Hacking always makes the headlines and in recent weeks and months, there have been several high profile cases where major organizations have lost control of a vital part of their network. The focus tends to be on the high profile social media sites, Facebook and Twitter and certainly in Twitter’s case, the mechanics have proved to be far easier to hack.
The fact that these two major players hit the headlines more than others can often mask the danger to other parts of your network that remain vulnerable and one area that receives slightly less publicity is Google Apps. However, if you look beyond those eye catching headlines about Lady Gaga’s Twitter account, you’ll find that Google can be equally susceptible to attack.
In May 2013, Satirical Online Magazine the Onion had its social network hacked by the now famous Syrian Electronic Army. Once again, the compromising of Twitter hit the headlines but the Onion’s Google Apps were accessed at the same time.
Like most of these attacks, the accounts were hacked after a careless employee clicked on a spam link sent by the attackers.
“Once the attackers had access to one Onion employee’s account, they used that account to send the same email to more Onion staff at about 2:30 AM on Monday, May 6,” said the magazine’s online blog post which highlighted the events in great detail.
Once again, the focus was on Twitter during the aftermath of this case while little media attention was placed on those equally precious Google Apps.
If you’re looking for a definition of irony, how about the case of Twitter who had their own Google Apps hacked in July 2009? Once again, the attack began by stealth after a company employee lost access to his own Google email account and the hack spread from there to attack the entire network of the renowned Social Media site.
Over the course of the day email accounts, calendars and other personal information were compromised and for once, a high profile target meant that the hacking of Google Apps really did make the news.
What’s at Stake?
If a criminal gets access to your Google account, the first aspect to be compromised is your email account. You may have even received a spam communication from a contact stating that they are stranded in some obscure country and they need money wired immediately.
Usually this type of scam is easy to identify – a key mistake can frequently be spotted by Google account holders in England when the writer says they are stranded in Scotland but have fortunately held on to their passport – an unnecessary requirement for travel within the UK.
Here’s some actual text from a real communication:
“I made a trip to Scotland (United Kingdom) unannounced some days back. I got messed up in Scotland, stranded in Scotland, fortunately passport was back in my hotel room.”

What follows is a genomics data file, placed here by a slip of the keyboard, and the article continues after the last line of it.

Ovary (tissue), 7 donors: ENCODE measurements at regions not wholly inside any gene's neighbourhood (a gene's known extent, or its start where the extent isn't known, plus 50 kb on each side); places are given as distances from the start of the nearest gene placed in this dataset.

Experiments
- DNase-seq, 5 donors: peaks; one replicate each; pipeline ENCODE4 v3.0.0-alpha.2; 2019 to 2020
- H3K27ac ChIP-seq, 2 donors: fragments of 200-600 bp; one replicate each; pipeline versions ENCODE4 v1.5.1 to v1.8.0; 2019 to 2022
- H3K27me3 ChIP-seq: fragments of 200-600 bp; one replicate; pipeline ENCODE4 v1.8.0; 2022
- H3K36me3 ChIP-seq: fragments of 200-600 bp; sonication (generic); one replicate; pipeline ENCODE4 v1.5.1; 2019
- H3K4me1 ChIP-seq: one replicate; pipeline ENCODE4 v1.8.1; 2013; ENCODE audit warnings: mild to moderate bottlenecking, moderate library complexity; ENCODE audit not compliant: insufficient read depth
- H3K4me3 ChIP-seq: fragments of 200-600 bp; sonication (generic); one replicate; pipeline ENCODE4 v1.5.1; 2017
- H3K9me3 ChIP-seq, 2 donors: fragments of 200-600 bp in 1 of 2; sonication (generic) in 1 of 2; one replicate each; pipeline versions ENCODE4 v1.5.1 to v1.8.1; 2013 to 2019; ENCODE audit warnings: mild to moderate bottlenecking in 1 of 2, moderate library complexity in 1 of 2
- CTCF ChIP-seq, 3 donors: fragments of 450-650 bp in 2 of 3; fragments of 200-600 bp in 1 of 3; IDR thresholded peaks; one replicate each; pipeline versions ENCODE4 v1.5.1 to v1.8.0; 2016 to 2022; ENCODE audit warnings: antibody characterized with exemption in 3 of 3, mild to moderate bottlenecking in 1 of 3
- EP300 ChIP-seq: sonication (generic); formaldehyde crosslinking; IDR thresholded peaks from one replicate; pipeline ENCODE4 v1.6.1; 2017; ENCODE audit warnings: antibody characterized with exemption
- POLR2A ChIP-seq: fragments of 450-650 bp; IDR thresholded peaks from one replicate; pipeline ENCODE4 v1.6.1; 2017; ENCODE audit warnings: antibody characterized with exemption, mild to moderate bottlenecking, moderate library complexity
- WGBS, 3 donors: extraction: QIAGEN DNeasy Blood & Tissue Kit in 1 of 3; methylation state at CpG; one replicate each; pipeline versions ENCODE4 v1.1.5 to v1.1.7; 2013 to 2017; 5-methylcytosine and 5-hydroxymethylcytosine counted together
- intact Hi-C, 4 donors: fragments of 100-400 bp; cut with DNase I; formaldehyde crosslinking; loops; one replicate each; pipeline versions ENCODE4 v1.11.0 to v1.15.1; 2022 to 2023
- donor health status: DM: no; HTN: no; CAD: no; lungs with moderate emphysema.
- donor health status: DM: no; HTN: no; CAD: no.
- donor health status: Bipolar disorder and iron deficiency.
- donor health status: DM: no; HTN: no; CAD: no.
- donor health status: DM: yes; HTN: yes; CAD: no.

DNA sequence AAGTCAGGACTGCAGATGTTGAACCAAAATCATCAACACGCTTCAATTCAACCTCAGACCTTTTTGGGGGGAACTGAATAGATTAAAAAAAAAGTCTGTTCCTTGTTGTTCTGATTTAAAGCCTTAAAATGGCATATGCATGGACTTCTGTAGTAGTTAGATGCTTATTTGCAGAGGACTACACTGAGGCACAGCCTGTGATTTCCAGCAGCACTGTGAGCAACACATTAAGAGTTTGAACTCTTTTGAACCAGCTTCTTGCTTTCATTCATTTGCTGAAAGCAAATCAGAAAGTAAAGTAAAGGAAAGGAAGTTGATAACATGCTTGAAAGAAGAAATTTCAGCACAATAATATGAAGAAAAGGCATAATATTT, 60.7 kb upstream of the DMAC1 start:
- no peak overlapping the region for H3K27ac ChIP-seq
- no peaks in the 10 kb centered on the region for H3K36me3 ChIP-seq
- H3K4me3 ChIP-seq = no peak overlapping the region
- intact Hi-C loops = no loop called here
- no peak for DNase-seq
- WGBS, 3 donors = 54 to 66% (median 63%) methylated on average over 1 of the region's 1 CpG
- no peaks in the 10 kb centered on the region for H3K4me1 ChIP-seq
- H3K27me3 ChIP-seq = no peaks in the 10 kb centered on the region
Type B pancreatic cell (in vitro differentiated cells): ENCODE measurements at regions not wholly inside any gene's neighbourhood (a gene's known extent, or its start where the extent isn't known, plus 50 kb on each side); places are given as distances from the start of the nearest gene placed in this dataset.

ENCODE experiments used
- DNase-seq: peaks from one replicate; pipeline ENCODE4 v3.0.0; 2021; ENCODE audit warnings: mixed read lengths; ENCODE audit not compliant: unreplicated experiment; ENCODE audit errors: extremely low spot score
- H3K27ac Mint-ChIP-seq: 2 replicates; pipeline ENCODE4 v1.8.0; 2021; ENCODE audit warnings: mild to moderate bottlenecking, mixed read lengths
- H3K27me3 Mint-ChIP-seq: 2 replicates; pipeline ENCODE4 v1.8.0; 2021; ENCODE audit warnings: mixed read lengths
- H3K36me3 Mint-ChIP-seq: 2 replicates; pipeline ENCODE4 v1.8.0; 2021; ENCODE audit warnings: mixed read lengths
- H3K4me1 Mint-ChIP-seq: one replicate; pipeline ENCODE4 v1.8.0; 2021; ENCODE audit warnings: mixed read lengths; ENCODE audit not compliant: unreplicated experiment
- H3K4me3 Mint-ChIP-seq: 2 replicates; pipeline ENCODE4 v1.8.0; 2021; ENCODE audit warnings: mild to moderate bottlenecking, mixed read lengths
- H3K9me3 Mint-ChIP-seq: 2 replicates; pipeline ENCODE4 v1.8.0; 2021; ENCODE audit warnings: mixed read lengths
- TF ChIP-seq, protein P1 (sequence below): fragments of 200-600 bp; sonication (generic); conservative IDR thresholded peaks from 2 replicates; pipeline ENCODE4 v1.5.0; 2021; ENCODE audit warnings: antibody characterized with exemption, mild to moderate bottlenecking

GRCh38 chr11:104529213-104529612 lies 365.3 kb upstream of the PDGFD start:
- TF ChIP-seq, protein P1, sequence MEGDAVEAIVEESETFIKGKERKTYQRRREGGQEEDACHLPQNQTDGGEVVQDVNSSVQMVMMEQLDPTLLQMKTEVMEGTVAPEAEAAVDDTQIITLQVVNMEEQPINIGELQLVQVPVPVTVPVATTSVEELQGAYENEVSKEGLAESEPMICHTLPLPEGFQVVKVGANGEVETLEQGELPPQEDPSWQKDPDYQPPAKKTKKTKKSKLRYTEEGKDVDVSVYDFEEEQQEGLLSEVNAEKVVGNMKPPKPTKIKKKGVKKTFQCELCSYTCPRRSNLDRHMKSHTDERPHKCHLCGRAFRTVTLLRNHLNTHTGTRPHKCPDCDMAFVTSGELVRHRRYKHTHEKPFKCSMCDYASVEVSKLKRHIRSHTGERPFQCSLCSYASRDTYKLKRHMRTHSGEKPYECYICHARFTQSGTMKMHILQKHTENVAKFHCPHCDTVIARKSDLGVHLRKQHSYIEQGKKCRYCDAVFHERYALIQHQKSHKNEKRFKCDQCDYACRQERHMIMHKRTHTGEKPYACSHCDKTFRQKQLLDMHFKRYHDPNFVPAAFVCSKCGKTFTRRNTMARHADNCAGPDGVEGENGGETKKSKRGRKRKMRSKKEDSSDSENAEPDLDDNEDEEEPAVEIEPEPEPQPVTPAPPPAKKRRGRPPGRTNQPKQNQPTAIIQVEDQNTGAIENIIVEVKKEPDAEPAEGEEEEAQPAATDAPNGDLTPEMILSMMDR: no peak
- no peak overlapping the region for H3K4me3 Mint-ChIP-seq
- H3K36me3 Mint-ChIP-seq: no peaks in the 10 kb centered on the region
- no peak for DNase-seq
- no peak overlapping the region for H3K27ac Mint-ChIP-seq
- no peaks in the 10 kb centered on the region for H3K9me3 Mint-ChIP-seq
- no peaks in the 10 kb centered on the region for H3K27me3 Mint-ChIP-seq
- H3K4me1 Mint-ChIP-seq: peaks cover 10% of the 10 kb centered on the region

However, some scammers can be far more sophisticated, but it’s not just your email that’s at risk. Calendars and Google+ accounts are compromised and if you have purchased domain names via Google, the criminal can manage them while claiming the potential to drain any Adsense earnings.
It’s an old cliché but prevention is far better than cure, particularly when it comes to regaining access to your apps. Google are notoriously difficult to contact, even in extreme emergencies so what should you do to safeguard your account?
- Associate your account with a phone number – This is very easy to set up and if anyone, including yourself, requests your password then you will receive a message via SMS.
- Create a separate email address – Google can send recovery details to a new e-mail address in the event of your account being compromised and this can save a heap of time and hassle. Set up a second account even if you use it for nothing else.
- Test the system – Log out of all your Google accounts and start the recovery process. Then, in a real emergency, you will know that the system works!
- Check your IP address – Your unique IP address will appear in the footer of your e-mail account and if it changes or just doesn’t look right then change your passwords immediately. This could be a sign that you are under attack.
Information to Note Down
If you are involved in a long recovery process then Google will ask for certain information so it will help to note the following in advance.
- The month and year that you opened your account
- The month and year that you chose any add-ons – Adsense, Blogger and so on
- The top 5 contacts from your in / outbox
- The names of any separate labels that you have made
Google Hacks may not grab the headlines but they can be very distressing for the individual involved. However, with a little care and by following these simple steps, you can help to keep all your personal information completely safe.
This guest post was written by Kevin Raposo, a blogger for SimpliSafe Home Security. Kevin covers issues related to security, crime, safety, and tech. When Kevin isn’t writing, he’s usually playing the drums, wrestling with his nephew, or volunteering his time at the local zoo. SimpliSafe is a leader in the home security field.